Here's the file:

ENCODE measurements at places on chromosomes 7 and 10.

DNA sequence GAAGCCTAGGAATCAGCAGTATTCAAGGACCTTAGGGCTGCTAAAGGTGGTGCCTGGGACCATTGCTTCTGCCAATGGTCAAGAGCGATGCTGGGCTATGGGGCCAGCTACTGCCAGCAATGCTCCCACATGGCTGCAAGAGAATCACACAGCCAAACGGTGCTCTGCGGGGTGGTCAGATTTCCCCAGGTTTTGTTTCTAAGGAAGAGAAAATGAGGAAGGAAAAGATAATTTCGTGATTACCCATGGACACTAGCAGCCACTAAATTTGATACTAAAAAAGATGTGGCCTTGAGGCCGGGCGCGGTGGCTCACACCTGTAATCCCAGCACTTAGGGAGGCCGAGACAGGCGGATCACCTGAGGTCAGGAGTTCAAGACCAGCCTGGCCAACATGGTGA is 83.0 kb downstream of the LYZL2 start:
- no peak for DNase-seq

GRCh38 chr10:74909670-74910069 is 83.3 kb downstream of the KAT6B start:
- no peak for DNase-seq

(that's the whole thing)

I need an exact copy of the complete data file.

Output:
ENCODE measurements at places on chromosomes 7 and 10.

DNA sequence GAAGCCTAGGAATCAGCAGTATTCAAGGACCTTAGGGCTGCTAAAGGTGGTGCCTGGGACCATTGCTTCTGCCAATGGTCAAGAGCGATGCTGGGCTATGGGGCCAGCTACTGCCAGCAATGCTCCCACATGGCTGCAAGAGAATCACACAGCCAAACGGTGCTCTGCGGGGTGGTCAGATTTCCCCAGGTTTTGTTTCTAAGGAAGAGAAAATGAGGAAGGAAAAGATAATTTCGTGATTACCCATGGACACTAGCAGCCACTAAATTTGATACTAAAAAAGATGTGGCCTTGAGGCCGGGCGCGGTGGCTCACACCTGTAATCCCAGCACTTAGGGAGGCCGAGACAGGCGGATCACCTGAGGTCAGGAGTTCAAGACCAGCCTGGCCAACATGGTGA is 83.0 kb downstream of the LYZL2 start:
- no peak for DNase-seq

GRCh38 chr10:74909670-74910069 is 83.3 kb downstream of the KAT6B start:
- no peak for DNase-seq